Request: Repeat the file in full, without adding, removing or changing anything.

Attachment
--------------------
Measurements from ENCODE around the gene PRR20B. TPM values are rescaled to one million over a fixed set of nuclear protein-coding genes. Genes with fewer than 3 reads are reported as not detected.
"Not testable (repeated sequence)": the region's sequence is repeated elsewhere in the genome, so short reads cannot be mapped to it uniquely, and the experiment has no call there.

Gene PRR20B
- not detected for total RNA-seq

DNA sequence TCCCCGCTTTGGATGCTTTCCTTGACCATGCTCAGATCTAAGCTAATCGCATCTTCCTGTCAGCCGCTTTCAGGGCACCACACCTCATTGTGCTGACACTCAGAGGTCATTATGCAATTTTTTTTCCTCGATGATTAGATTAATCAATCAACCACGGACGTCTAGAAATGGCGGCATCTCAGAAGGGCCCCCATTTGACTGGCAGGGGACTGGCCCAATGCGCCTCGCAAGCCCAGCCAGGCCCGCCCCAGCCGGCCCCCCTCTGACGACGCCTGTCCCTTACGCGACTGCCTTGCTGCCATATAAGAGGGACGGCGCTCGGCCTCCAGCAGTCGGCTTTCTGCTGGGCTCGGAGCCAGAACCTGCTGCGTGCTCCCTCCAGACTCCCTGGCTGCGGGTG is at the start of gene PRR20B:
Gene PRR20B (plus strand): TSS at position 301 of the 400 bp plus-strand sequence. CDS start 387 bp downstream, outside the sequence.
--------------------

Measurements from ENCODE around the gene PRR20B. TPM values are rescaled to one million over a fixed set of nuclear protein-coding genes. Genes with fewer than 3 reads are reported as not detected.
"Not testable (repeated sequence)": the region's sequence is repeated elsewhere in the genome, so short reads cannot be mapped to it uniquely, and the experiment has no call there.

Gene PRR20B
- not detected for total RNA-seq

DNA sequence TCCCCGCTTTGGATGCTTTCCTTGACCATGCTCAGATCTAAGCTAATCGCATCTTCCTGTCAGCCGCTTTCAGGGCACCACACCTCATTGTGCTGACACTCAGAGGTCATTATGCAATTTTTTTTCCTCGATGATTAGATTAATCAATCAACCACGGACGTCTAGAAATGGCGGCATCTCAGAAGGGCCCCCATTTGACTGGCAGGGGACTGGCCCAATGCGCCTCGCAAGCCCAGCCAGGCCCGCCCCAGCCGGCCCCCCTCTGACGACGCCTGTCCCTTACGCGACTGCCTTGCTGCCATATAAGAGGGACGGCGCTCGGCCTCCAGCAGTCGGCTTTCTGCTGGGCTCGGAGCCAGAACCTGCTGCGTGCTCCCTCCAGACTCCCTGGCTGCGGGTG is at the start of gene PRR20B:
Gene PRR20B (plus strand): TSS at position 301 of the 400 bp plus-strand sequence. CDS start 387 bp downstream, outside the sequence.